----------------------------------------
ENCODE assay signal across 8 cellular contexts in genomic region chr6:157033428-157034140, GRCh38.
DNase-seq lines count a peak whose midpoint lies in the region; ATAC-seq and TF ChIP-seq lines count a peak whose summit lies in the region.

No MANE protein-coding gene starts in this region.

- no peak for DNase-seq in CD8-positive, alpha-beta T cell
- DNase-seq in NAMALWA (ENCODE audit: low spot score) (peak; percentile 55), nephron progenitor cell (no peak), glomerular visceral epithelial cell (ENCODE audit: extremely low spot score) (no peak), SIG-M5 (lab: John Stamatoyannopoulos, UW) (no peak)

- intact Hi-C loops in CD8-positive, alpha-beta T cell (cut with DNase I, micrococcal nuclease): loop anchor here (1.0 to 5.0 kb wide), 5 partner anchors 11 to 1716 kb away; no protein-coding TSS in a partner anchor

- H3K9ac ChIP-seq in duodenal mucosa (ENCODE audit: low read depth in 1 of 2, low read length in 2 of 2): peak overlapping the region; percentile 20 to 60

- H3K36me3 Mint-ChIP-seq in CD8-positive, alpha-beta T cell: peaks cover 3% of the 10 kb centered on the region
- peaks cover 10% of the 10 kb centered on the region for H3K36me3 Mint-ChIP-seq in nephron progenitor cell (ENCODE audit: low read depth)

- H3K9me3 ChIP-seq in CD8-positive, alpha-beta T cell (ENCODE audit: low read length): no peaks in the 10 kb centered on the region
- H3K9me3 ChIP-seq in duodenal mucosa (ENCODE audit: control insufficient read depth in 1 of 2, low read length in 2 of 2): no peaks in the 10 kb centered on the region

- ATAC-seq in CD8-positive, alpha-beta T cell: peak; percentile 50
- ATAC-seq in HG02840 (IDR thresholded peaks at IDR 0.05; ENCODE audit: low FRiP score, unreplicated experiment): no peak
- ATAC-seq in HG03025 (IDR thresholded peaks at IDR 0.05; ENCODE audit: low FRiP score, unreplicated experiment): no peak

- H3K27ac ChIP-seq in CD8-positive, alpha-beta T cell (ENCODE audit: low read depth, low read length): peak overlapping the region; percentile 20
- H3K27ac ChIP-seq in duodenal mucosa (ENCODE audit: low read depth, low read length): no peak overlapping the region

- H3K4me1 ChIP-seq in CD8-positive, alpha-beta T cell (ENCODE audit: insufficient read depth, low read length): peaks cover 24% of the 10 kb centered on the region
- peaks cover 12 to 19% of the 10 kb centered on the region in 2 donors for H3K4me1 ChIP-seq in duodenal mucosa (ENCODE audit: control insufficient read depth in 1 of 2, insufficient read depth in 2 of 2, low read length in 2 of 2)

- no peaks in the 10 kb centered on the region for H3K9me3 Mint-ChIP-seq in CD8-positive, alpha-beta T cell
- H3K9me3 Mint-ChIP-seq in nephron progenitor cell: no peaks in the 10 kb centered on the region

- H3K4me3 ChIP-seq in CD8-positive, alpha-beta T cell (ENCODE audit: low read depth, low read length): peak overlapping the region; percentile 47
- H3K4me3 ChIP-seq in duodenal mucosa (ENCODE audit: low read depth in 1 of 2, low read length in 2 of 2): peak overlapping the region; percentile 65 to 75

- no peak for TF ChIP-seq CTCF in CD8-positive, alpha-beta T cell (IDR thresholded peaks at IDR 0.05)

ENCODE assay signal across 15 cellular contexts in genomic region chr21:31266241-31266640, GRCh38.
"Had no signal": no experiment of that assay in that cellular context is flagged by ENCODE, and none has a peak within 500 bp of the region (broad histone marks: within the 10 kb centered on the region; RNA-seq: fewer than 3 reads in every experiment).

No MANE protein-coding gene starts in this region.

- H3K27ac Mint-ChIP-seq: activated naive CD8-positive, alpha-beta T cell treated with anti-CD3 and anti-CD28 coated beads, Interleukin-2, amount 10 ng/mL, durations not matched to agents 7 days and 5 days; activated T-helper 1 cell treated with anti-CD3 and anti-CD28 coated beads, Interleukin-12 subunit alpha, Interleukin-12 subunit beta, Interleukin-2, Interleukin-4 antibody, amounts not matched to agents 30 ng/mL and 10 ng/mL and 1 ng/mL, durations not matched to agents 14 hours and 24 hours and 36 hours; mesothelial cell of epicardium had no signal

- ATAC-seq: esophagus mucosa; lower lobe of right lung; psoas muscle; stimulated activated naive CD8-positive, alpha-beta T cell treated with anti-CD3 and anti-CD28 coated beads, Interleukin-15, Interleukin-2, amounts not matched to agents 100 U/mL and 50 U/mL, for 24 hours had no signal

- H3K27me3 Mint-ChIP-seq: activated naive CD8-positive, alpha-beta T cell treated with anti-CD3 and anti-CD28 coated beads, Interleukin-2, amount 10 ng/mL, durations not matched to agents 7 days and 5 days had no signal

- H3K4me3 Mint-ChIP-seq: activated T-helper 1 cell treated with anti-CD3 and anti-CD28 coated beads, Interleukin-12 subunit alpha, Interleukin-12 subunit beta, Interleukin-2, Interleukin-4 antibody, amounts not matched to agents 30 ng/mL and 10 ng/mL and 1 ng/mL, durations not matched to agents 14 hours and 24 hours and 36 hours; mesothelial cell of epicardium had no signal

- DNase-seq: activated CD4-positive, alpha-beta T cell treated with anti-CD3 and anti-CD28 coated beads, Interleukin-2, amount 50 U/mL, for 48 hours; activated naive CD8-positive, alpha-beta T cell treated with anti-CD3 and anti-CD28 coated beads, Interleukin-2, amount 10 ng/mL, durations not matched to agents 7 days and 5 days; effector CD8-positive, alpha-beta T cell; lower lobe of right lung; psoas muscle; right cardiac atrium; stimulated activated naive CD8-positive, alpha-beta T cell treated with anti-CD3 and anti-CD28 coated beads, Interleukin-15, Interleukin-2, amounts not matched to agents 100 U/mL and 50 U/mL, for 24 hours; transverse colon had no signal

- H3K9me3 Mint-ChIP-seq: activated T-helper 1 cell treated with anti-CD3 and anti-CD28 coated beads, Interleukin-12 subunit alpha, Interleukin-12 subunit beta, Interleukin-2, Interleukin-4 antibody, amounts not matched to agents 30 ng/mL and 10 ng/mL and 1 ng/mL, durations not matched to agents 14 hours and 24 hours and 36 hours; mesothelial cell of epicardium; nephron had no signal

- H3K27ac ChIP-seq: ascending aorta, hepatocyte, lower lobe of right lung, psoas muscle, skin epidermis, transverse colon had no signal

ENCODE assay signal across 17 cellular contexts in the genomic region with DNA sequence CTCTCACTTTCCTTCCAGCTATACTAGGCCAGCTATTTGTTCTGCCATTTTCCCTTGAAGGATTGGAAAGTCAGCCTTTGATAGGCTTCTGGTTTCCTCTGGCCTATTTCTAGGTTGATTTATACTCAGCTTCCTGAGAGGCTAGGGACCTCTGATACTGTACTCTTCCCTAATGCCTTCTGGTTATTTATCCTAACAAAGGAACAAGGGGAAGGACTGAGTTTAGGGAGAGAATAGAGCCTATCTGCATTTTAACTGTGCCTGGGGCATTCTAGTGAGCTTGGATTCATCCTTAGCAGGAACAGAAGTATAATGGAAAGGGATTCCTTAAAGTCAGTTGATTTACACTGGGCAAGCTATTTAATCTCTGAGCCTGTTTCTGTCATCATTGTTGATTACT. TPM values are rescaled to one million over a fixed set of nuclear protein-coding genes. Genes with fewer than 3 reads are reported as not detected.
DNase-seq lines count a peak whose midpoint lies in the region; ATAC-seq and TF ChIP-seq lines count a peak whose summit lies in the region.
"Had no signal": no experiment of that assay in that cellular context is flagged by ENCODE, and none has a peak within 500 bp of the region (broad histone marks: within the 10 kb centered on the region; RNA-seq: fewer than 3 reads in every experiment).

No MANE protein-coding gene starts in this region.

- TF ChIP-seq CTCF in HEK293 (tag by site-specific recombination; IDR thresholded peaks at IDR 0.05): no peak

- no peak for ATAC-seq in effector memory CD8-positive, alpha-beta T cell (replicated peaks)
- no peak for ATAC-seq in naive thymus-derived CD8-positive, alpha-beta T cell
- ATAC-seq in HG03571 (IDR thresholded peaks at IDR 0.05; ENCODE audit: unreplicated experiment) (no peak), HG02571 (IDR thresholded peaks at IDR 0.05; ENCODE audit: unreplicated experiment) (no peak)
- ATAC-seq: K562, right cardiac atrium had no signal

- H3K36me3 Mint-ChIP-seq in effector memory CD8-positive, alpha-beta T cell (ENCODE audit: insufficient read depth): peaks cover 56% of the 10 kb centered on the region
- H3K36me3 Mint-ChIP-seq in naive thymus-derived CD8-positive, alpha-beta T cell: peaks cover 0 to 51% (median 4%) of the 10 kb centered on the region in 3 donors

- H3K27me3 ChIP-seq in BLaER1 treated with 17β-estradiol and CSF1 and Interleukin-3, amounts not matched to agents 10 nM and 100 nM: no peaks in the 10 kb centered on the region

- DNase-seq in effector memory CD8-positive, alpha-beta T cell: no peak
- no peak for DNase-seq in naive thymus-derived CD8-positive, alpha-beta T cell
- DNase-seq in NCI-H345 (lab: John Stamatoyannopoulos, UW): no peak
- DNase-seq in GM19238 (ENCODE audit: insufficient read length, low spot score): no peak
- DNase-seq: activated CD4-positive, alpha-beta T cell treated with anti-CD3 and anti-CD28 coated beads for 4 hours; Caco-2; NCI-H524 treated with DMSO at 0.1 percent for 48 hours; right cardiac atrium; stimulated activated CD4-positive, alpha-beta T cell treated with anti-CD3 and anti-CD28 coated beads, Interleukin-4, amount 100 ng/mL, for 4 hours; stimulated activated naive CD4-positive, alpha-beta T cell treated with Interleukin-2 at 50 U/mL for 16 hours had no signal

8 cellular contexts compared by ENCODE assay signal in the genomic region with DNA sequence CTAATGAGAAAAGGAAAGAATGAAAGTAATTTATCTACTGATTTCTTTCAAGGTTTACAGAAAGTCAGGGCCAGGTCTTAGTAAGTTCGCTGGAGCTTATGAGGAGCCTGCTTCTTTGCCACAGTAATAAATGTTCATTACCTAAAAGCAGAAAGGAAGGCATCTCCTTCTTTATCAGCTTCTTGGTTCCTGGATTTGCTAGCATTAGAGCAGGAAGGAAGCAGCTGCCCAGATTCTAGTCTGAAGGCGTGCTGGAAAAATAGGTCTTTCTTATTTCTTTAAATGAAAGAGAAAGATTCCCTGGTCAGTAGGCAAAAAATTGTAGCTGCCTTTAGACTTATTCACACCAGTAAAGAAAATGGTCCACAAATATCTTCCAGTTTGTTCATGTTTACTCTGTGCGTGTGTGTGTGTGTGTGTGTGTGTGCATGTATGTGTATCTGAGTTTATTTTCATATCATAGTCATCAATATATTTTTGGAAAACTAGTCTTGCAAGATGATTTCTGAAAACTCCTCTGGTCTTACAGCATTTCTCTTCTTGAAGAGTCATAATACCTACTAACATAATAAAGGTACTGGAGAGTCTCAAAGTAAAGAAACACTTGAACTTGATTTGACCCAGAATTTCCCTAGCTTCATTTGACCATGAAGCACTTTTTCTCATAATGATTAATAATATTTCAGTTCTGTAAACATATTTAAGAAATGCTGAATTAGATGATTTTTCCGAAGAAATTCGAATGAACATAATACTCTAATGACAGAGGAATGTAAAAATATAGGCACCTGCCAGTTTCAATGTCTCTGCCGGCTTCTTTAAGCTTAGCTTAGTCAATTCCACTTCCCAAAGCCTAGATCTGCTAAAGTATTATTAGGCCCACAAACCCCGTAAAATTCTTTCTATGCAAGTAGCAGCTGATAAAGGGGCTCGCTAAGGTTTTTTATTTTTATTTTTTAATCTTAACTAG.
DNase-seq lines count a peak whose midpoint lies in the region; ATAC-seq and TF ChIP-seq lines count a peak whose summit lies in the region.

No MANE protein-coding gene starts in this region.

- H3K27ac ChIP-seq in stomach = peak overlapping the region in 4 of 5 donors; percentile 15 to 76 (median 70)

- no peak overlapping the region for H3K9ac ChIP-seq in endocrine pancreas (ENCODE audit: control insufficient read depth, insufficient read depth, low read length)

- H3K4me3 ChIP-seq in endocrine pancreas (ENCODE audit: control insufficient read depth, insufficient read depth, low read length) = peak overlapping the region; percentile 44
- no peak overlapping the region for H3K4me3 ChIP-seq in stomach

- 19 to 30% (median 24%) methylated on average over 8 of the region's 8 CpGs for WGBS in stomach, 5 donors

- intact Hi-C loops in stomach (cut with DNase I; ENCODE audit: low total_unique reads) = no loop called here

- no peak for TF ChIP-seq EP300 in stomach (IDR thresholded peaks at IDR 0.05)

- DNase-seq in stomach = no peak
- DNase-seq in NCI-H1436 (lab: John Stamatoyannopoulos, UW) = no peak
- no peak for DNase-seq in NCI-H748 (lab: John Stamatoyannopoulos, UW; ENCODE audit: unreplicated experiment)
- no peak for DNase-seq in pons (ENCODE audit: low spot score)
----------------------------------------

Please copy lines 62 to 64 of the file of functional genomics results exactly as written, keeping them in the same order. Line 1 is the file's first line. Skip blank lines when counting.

- DNase-seq in NCI-H1436 (lab: John Stamatoyannopoulos, UW) = no peak
- no peak for DNase-seq in NCI-H748 (lab: John Stamatoyannopoulos, UW; ENCODE audit: unreplicated experiment)
- no peak for DNase-seq in pons (ENCODE audit: low spot score)